FILE - In this June 30, 2019, file photo, U.S. President Donald Trump, right, meets with North Korean leader Kim Jong Un at the border village of Panmunjom in the Demilitarized Zone, South Korea. North Korea on Friday, Sept. 27, 2019, says it wants…
U.S. President Donald Trump and North Korean leader Kim Jong Un meet in the Demilitarized Zone, South Korea, June 30, 2019.

SEOUL - The recent nuclear negotiations between the United States and North Korea were substantive and lasted longer than anticipated, according to a Swedish diplomat who helped arrange the talks.

The upbeat analysis by Swedish Special Envoy Kent Harstedt stands in contrast to that of North Korean diplomats, who blamed Washington for failing to bring new ideas to the early October talks in Sweden’s capital.

At an event Wednesday in Seoul, Harstedt said the U.S.-North Korea negotiations lasted “many hours” and were “not interrupted.” He said he was “cautiously optimistic” the talks would continue, despite North Korea not accepting Sweden’s invitation for follow-up talks within two weeks.

“The DPRK hasn’t closed the door for continuation at this point,” Harstedt said, using an abbreviation for North Korea’s official name. “We don't comment exactly on our dialogue with DPRK. We can just say we have a very good working dialogue with them.”

“We also have to bear in mind that this is a very, very sensitive and complicated matter to discuss,” the envoy added.

Sweden has acted as an intermediary between the United States and North Korea, since the two countries do not have official diplomatic relations. Though Sweden helped set up the U.S.-North Korean talks, Harstedt said he was not involved in the negotiations.

Immediately after the Stockholm talks, U.S. officials characterized the discussions as “good” and insisted that they want them to continue. But North Korea said it has no intention to engage in “sickening negotiations” until the United States takes unspecified steps to withdraw its “hostile policy."

“I think it's good that both sides expressed themselves afterwards,” Harstedt said.

Since the breakdown of the Stockholm talks, North Korea has hinted at a return to major provocations.

President Donald Trump, the self-styled deal-maker, is struggling to close big deals. He heads to the United Nations this coming week with many unresolved foreign policy challenges, including North Korea.

Last week, North Korean state media published photos of leader Kim Jong Un riding a white horse up the country’s highest mountain while warning of a “great operation to strike the world with wonder.” Similar reports have sometimes preceded major policy shifts.

Pyongyang has also issued a veiled threat it may resume nuclear or long-range missile tests -- a move that would risk upsetting the nuclear talks.

North Korea has not conducted a nuclear or long-range missile test since 2017. In 2018, Kim announced a self-imposed moratorium on such tests.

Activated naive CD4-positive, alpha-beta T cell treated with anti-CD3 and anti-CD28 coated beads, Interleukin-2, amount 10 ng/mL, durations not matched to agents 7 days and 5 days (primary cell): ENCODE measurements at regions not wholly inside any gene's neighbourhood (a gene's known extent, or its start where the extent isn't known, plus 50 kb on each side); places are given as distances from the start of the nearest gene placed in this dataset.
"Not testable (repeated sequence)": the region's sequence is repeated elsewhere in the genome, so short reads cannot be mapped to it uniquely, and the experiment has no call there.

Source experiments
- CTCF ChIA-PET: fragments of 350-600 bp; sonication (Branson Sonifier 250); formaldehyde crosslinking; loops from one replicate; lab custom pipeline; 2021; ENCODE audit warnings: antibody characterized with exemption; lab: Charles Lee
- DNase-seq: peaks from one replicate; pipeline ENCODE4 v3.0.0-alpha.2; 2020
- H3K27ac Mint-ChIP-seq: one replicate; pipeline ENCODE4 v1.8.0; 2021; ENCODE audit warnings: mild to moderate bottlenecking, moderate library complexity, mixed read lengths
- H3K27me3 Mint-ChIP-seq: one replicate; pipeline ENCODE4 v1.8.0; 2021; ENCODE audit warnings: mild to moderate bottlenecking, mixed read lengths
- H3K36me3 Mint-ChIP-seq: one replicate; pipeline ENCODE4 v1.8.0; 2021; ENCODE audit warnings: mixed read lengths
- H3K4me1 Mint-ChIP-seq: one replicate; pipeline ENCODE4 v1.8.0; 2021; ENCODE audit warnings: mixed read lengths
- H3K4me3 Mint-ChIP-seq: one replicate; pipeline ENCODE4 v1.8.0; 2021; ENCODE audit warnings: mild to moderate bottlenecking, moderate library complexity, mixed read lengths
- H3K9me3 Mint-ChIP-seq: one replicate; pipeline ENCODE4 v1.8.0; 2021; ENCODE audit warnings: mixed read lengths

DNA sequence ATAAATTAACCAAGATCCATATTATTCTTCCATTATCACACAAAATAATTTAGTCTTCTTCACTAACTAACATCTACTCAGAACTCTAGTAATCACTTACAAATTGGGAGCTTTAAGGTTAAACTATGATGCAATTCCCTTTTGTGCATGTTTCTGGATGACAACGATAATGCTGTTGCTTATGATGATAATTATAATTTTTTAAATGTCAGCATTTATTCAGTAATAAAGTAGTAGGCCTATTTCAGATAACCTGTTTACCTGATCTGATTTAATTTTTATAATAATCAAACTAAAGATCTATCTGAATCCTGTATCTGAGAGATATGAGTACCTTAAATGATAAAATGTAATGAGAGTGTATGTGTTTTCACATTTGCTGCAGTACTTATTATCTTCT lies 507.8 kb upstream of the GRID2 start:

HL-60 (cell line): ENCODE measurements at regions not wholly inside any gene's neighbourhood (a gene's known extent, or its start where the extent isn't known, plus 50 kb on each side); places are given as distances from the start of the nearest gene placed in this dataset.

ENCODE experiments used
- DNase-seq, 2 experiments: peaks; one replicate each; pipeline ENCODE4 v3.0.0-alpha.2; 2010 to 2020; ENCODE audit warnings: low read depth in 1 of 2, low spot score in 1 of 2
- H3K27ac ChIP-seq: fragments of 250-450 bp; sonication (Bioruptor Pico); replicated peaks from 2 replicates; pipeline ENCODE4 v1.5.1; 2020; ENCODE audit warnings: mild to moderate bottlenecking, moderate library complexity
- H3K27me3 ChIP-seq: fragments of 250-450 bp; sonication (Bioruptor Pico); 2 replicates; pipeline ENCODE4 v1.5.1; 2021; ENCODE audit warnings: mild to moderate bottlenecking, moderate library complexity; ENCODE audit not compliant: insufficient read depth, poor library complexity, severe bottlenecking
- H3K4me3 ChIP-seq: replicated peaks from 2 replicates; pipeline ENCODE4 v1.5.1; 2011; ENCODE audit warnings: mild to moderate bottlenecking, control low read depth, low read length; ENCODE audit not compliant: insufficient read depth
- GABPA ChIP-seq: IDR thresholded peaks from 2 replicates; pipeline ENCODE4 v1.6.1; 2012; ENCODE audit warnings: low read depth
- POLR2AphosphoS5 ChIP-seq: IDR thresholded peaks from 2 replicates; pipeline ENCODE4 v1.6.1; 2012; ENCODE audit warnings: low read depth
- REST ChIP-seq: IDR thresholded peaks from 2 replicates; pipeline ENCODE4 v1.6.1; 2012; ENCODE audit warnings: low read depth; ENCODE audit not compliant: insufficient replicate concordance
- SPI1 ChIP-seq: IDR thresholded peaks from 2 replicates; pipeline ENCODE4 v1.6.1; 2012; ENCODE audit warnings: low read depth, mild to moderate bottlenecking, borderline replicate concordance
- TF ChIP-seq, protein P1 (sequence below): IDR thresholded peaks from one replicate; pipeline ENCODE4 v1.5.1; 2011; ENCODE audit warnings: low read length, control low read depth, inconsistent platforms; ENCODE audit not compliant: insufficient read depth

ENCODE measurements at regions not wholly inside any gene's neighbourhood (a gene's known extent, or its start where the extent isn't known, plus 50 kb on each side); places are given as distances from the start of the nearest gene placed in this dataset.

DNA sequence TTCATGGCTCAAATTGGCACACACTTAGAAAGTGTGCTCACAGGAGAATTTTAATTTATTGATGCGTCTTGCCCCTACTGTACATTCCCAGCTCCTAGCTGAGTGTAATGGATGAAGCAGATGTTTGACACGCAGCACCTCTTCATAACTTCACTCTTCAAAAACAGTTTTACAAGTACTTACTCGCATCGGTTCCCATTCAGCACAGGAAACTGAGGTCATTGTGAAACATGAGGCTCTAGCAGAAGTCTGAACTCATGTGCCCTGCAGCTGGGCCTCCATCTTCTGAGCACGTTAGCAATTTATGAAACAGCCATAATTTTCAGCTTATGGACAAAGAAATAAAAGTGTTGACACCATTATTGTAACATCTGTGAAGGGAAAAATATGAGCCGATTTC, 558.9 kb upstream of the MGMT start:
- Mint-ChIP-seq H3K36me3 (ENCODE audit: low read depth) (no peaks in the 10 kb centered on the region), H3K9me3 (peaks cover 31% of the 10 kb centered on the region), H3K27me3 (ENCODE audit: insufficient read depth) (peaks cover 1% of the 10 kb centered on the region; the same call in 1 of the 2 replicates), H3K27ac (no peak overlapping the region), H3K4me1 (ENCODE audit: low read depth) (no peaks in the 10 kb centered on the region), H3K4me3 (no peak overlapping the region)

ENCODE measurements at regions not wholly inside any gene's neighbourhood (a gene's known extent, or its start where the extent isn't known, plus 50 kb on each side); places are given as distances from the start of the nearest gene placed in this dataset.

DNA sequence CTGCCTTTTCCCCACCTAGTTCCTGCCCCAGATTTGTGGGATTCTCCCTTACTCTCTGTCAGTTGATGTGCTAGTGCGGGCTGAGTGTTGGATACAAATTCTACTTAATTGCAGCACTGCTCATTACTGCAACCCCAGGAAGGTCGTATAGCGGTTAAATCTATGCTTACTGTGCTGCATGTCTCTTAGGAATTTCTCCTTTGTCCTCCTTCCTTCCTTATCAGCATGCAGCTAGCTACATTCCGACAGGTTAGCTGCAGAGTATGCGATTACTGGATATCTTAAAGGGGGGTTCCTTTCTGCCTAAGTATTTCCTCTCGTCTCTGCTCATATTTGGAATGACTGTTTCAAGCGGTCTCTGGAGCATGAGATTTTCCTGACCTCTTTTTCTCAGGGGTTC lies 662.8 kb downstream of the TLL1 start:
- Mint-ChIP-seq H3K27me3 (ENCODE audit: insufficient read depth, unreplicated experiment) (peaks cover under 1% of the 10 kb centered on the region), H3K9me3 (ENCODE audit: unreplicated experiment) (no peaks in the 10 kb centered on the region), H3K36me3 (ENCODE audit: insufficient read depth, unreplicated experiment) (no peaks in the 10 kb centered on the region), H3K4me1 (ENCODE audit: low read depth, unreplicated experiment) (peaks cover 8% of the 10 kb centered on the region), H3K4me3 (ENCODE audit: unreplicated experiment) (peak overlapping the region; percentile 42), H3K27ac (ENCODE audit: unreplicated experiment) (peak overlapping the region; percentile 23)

Since May, Pyongyang has conducted 11 rounds of short- or medium-range missile launches. U.S. President Donald Trump has shrugged off the tests, saying short-range missiles do not threaten the United States.

Some analysts view North Korea’s moves as evidence Pyongyang believes it is in a stronger bargaining position, especially amid Trump’s domestic political troubles and upcoming re-election campaign.

U.S.-North Korea talks have been stalled since February, when Trump walked away from a summit with Kim in Hanoi, Vietnam. The two sides disagreed on how to pace sanctions relief with steps to dismantle North Korea’s nuclear program.

Although Trump has been reluctant to relax sanctions unless North Korea agrees to abandon its entire nuclear weapons program, he had signaled increased flexibility ahead of the Stockholm talks, speaking of the need for a “new method” to the negotiations.

It’s not clear what Washington was prepared to offer. One possibility: the United States could allow the resumption of inter-Korean economic initiatives such as the Kaesong Industrial Complex and tours to North Korea’s Mount Kumgang resort.

Such concessions could provide North Korea much-needed sources of cash without completely dismantling the sanctions regime that Washington has used to pressure Pyongyang.

On Wednesday, North Korean state media signaled Kim may not be interested in such a concession.

During a visit to Mount Kumgang, Kim slammed dependence on South Korea for the operation of the resort, according to the official Korean Central News Agency.

During his visit, KCNA said Kim would like to tear down the “backward” and “shabby” facilities built by the South. It suggested he may try to reopen the facility, regardless of progress in inter-Korean relations.

Amid a warming of relations in 2018, North and South Korea agreed to “normalize operations” at Mount Kumgang when conditions allow. Inter-Korean relations have since worsened, and international sanctions have prevented the resumption of South Korean tours.

South Korean tours of Mount Kumgang were stopped in 2008 after a North Korean soldier shot and killed a 53-year-old tourist who had allegedly wandered into an off-limits area. Since then, the resort has not seen much activity.